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Buddhism in the Urals in the Middle Ages

Buddhism in the Urals in the Middle Ages

The first Buddhist preachers came to the Central Asia, the region adjoining the Southern Urals, in the 1st -2nd centuries AD, with the foundation of the Great Silk Road, the caravan road connecting East Asia with the Mediterranean. The Buddhism spread actively across the modern Kazakhstan, especially in Semirechye, and was professed until the 10th century, when Bogra, the Khan of the Turk-Karakhanids, established Islam as a state religion. Nevertheless, Buddhism remained in Semirechye at least till the 13th century, when it was completely forced out by Islam.

Buddhism reappeared in Southern Urals thanks to Kalmyks – a people of Mongolian prigin, inhabiting Dzungaria, a vast region which is nowadays in the west of China. In the second half of the 16th century large Kalmyk tribes of Torgout and Derbet have begun to move to west through the lands of Southern Urals. The Kalmyks (Oirats), unlike other Mongolian people, kept practicing Buddhism continuously since the Mongolian Empire. Initially it was the Kagyu tradition – one of the schools of Tibetan Buddhism. In the 16th century, the Gelug School teachings were actively spread among the Kalmyks. Later, Buddhism professed by the Kalmyks became known as "Red-Yellow" or "Motley", i.e. as a combination of Kagyu and Gelug schools, with prevalence of the latter.

One of the first mentions of Kalmyks in the Russian written sources occurs in the Decree of the Tsar Ivan the Terrible of May 30, 1574, addressed to the famous Ural merchants Stroganov, in which the Tsar ordered to encourage trade with the neighbouring people, including the Kalmyks. At the beginning of the 17th  century the Kalmyk merchants worked not only in the Trans-Urals, but, crossing the Ural Ridge, stopped by also in the European part of the country, in particular, in Kungur. One of traces of the Kalmyk presence in the Trans-Urals is so-called Kalmatskaya Road – a part of a large trade way connecting Pyshma and Bobrovka. The steppes lying to the south from the Iset River once were also called Kalmyk. The first Shert’ (contract) on citizenship to the Moscow tsar has been sealed by the governor of the Volga Kalmyks Shukur-Daychin in 1649.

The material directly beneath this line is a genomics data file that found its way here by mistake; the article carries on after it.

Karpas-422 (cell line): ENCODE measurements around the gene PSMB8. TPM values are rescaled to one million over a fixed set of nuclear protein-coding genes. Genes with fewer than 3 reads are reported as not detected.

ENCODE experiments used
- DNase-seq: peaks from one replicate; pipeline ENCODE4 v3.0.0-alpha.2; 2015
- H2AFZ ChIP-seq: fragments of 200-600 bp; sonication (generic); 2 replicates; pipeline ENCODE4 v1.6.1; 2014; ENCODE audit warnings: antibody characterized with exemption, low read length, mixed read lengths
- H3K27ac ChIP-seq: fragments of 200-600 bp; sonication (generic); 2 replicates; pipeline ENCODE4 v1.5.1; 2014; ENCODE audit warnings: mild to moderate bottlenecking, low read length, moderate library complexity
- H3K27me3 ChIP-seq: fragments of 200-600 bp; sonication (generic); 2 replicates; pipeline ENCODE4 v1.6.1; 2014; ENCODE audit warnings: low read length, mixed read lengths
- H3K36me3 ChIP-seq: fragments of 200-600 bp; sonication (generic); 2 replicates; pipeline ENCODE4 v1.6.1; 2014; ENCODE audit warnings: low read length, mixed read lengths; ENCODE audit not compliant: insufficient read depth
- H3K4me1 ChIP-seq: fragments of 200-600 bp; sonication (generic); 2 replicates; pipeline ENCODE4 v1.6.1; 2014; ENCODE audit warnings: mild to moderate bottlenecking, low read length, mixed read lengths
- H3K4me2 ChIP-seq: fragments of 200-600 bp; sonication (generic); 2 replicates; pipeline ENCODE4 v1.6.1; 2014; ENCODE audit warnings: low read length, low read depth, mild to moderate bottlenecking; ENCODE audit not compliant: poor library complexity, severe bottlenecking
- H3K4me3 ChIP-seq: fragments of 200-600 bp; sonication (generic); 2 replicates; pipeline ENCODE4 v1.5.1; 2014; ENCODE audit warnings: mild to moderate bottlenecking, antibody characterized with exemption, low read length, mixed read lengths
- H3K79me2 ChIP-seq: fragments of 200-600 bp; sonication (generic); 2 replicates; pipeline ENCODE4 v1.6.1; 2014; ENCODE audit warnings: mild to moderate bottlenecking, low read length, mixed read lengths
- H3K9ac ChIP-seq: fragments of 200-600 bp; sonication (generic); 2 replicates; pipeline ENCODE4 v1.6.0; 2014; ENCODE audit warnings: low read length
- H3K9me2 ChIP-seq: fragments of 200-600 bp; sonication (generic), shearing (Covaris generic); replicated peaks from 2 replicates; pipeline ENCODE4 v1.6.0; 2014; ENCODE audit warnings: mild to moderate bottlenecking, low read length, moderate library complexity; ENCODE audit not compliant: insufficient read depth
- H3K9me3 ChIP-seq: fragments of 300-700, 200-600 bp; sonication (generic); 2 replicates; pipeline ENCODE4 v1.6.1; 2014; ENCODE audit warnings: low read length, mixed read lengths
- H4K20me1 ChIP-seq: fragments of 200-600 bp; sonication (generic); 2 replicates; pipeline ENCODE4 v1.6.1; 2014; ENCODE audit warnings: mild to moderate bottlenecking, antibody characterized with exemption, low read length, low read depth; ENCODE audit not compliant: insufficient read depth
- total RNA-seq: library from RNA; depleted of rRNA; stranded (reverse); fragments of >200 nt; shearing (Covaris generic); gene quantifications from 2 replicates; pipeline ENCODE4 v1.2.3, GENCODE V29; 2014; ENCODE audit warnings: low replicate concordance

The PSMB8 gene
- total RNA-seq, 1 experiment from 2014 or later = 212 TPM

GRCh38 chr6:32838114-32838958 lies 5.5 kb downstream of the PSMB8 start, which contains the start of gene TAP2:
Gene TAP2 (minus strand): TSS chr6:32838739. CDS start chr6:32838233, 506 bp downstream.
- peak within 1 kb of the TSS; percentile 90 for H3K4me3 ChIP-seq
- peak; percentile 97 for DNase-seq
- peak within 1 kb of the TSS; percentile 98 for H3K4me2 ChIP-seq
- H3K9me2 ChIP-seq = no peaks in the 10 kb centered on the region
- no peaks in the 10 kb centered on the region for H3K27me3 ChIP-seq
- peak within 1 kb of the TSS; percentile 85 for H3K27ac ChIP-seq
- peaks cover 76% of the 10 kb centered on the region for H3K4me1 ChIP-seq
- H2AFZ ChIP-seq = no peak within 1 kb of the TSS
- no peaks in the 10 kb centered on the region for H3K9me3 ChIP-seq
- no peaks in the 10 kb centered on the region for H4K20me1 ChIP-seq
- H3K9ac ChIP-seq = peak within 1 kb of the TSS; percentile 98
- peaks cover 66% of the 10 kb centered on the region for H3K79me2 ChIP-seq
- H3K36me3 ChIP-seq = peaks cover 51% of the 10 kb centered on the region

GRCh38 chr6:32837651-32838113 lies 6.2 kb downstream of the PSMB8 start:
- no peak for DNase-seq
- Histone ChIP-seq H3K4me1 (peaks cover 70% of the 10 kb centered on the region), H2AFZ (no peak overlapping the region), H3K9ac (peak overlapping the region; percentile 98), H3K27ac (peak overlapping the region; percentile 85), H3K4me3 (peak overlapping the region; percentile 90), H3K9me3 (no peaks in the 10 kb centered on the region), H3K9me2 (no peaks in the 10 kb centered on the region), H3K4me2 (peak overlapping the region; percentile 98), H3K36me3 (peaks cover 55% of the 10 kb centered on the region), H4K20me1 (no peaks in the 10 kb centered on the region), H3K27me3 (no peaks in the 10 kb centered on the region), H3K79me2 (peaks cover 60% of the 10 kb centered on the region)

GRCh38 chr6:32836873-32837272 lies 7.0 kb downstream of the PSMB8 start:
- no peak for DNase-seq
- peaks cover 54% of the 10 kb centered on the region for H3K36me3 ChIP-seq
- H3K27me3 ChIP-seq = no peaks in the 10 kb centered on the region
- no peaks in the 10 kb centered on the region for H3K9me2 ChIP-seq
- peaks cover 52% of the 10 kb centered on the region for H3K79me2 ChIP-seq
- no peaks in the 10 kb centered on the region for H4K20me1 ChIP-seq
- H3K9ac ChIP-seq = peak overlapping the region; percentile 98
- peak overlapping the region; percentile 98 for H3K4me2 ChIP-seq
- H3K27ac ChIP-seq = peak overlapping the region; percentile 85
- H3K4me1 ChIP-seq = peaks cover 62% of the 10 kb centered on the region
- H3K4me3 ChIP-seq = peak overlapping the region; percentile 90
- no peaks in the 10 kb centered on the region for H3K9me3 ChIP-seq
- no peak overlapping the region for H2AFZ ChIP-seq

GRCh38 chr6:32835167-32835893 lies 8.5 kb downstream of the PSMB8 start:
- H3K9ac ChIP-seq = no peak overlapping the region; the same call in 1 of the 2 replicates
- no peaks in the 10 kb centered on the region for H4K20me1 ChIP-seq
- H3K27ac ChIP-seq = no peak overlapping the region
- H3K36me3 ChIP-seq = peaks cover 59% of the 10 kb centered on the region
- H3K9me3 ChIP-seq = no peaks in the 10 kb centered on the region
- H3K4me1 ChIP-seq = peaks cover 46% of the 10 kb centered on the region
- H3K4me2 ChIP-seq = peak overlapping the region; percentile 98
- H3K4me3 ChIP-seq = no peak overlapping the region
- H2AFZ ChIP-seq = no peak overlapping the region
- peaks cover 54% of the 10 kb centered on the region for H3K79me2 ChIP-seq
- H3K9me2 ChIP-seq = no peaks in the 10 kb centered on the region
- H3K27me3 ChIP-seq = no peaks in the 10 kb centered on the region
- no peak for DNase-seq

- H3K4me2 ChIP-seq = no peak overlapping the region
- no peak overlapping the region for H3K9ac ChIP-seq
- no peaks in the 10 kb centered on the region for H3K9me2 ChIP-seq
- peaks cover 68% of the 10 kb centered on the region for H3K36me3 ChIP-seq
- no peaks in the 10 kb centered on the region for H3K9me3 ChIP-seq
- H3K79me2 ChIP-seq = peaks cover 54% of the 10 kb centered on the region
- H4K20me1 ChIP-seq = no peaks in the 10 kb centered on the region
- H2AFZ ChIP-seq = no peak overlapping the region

At first the Kalmyks wandering across the Southern Urals had no stationary Buddhist temples, their functions were performed by appropriately arranged portable jurts - "kibitkas". But already in the middle of the 17th  century several stationary Buddhist monasteries were founded in North-Eastern Kazakhstan, in particular – Darkhan-Tsordzhiyn-Khiid and Ablain-Khiid (the founder of the latter, a Kalmyk taisha Ablai owned the legendary Yermak’s armour presented to him by Ivan the Terrible) and others. In 1660s-1670s Tsordzhiyn-Khiid was destroyed by Kazakhs, and when later its ruins were found by the Russian settlers, it included the remains of seven monastery stone buildings, or "palat", and so the Russians called their newly-founded city Semipalatinsk (“Seven Palats”).

The first important Buddhist Teacher who visited the Urals was Zaya-pundit Namkhayzhamts (1599-1662), the son of the Kalmyk-Khosheut Khan. He had studied in the Tibetan monastery Drepung, where he received the title of "pundit" for outstanding achievements in studies, also he was a personal student and aт attendant to the Fifth Dalai Lama. In 1647 and 1660 Zaya-pundit visited Lower Volga in order to preach and to establish in those lands the recently adopted code of laws, the so-called Steppe Code, wherefore he had to travel through the Kalmyk camps of the Southern Urals. In fact, Zaya-pundit, who was elected the first Shadzhin-lama (Supreme lama of the Kalmyk people), became the first high-rank teacher who had visited the lands which were a part of Russia.

Buddhism in the Urals in the 19th century >